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Hello Everyone,

I have a lot of experience with interior and exterior painting, but have always avoided cabinets. I am now moving into a new construction home but I was too late to choose my cabinet color (they gave me dark brown). The cabinets are beech and stained in a dark brown. The wife wants gray, so gray it is.

I'm a KM guy, and will will specifically be using Gallery Gray, likely in a semi-gloss. Boy, do I have a ton of questions for you all.

ITEM 1: I have always used an airless Graco X7, but am planning on investing in an HVLP due to the seemingly better results one can achieve. (True?) I need these cabinets to have a factory finish or I will never hear the end of it. Because I will only need this sprayer for the cabinets, it doesn't need to be commercial-grade. The Capsprays are awesome, but out of my budget. I am thinking about getting a Fuji Semi-PRO 2 (tried to insert the URL here, but apparently I need to have posted 20 times to do that) and utilizing the gravity fed hopper. Does anyone have experience with a sprayer like this?

ITEM 2: What type of paint do you all recommend to shoot through an HVLP (assuming you recommend HVLP)? I like the idea of the KM (1930) Pro oil-water hybrid due to the hard shell finish and low odor, but realize I will probably have to thin this down with only a 2 stage sprayer.

ITEM 3: Of course, I may be off-base entirely, so I would love to get all of your opinions on what sprayer/paint type combo to use along with what prep, sanding, and finish (polishing compound, etc.)

I really appreciate it, everyone! Pictures will surely come once the project gets underway.

Best,

Patrick
 

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I am not familiar with the X7 so can’t speak to that (others will), but I would NOT recommend an HVLP if you are wanting to spray acrylic enamels such as KM’s Dura-Poxi. They are generally too heavy a product to be pushed through an HVLP and thinning them reduces their integrity too much, at least IMO.

I use a Graco 395 with a Graco FFLP 310 tip and get great results. I just use a bit of XIM latex leveler in it.
 

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hi

HVLP & PPG Breaktrough with 10% water as tinner works perfect with Titan 115. If you cant afford good HVLP better consider FFLP 310.
 

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I've rarely heard anyone recommend an HVLP for spraying Waterborne finishes. Most don't have enough power and the turbine produces hot air, which can cause issues. I've achieved excellent results with my airless, but an air assist airless would be another alternative.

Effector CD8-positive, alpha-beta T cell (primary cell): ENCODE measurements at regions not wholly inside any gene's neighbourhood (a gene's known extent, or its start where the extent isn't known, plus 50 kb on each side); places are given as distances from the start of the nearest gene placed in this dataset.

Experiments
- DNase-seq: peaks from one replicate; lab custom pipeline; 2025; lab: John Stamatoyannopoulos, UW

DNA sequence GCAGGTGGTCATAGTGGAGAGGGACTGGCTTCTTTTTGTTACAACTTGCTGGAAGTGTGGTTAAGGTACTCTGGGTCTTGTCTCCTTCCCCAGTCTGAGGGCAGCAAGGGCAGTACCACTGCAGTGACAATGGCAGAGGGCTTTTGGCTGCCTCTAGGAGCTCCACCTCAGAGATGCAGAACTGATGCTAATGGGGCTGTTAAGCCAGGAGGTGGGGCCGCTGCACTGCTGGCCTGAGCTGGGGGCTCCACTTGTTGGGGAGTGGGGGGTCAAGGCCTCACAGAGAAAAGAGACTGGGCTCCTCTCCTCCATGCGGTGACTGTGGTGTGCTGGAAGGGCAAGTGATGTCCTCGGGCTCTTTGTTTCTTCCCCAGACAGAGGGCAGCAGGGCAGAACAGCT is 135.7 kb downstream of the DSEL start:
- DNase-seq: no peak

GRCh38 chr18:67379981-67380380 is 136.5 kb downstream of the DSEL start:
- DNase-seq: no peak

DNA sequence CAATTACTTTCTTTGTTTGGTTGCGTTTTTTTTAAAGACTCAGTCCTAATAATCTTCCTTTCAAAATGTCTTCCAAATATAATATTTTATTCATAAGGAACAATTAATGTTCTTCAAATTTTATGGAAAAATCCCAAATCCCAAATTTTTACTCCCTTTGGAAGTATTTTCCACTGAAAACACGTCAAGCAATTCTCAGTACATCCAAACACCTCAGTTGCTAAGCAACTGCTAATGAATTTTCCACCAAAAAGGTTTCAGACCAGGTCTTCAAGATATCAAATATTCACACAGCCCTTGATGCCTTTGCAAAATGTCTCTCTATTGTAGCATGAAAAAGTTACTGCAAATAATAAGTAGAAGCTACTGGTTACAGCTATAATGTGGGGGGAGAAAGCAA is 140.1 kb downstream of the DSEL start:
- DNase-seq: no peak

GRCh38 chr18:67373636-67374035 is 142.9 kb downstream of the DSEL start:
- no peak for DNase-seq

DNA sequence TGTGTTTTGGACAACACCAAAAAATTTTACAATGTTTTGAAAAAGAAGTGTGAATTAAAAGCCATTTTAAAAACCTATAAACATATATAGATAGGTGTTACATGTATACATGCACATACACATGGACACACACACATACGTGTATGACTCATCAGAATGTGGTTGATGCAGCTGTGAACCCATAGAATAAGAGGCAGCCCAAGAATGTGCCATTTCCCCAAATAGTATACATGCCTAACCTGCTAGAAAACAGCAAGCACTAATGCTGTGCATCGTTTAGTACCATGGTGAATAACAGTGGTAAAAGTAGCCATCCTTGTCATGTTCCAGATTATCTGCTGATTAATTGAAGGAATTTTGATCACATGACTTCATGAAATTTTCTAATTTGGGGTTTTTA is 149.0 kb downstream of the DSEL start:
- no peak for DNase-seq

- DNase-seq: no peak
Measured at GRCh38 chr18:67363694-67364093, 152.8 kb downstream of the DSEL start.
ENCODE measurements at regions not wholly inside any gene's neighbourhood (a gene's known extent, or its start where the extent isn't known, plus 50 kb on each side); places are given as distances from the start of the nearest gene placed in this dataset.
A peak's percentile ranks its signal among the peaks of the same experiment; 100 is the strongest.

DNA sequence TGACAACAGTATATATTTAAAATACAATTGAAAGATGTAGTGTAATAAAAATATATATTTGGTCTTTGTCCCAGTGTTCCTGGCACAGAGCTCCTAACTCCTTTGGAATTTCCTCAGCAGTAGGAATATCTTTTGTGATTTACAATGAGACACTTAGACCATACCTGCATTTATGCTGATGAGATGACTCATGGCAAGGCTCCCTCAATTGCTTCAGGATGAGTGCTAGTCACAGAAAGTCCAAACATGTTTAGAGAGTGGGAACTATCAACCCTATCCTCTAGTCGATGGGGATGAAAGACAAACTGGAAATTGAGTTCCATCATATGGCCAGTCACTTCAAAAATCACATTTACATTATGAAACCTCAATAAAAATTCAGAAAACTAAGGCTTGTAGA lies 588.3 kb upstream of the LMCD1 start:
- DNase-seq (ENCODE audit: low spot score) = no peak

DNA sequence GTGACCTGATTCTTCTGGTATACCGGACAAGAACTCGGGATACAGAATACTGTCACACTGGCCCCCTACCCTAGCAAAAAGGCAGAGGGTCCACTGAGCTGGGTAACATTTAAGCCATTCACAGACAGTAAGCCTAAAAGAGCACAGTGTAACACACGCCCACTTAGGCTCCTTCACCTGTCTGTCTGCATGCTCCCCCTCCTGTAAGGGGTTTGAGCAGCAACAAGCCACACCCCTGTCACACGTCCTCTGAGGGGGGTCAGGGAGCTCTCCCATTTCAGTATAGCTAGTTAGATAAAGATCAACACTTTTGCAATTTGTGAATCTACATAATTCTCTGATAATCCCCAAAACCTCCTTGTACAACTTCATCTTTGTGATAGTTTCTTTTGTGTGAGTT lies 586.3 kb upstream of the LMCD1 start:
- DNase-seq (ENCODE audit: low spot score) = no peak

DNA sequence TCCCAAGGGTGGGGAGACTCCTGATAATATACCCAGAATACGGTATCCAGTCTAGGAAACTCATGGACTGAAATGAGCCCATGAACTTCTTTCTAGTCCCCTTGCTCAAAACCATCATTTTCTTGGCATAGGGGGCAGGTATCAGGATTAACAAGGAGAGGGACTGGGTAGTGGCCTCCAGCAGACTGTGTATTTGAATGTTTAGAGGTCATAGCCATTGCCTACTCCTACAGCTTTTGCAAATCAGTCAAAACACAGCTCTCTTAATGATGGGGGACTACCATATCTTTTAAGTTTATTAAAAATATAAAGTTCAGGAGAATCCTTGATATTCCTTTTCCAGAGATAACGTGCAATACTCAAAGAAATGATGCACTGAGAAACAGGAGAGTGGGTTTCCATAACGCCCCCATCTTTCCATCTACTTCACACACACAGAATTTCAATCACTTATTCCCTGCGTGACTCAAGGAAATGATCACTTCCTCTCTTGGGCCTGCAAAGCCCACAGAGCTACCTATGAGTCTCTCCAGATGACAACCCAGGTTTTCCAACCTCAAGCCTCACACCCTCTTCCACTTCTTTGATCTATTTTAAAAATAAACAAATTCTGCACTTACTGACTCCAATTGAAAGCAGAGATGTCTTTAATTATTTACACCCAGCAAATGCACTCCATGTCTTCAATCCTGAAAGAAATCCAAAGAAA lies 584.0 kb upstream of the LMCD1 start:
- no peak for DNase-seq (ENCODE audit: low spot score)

A few of the biggest challenge of achieving a "factory" comes to down to your prep work and your spray booth. Overspray and dust/dirt floating in your spray booth can easily ruin your finish.


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I have two X17's that I rent out for small jobs. I wish I had never bought them. They spray OK but the Pumps and guns that come with them are basically unservicable. You can't run any solvent through them or risk destroying the packings. Never even bothered with them to spray doors/cabinets. Much happier with my 390's.
 

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I have to concur that a better finish can be obtained with an airless. There are just too many variables with HVLP, and even if you get one dialed in as good as you can on pressure, viscosity, air mix, fan width, etc., it’s just not going to atomize as well as a FF tip in an airless.

HVLP does give you more control, and makes spraying boxes easier. For doors though, it’s hard to beat an airless finish.

We use a lot of Breakthrough for cabinets, and it’s great in many ways.


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You need to prime them with BIN first. Supposedly, breakthrough will stick to anything though... Durapoxy sticks to oil, but I wouldnt trust it over stain and lacquer.
 

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Simple is always better tough.
For stained any color lacquer top coated cabinets :

clean the substrate with a dawn water mixture and dry with a towel.easy and cheap way to clean from oil and surface dirt.fine sand with 220 lightly.
Get your Lacquer undercoater pigmented to the color of your choice.
first coat is your repair coat.you will see the surface defects and what you have to repair.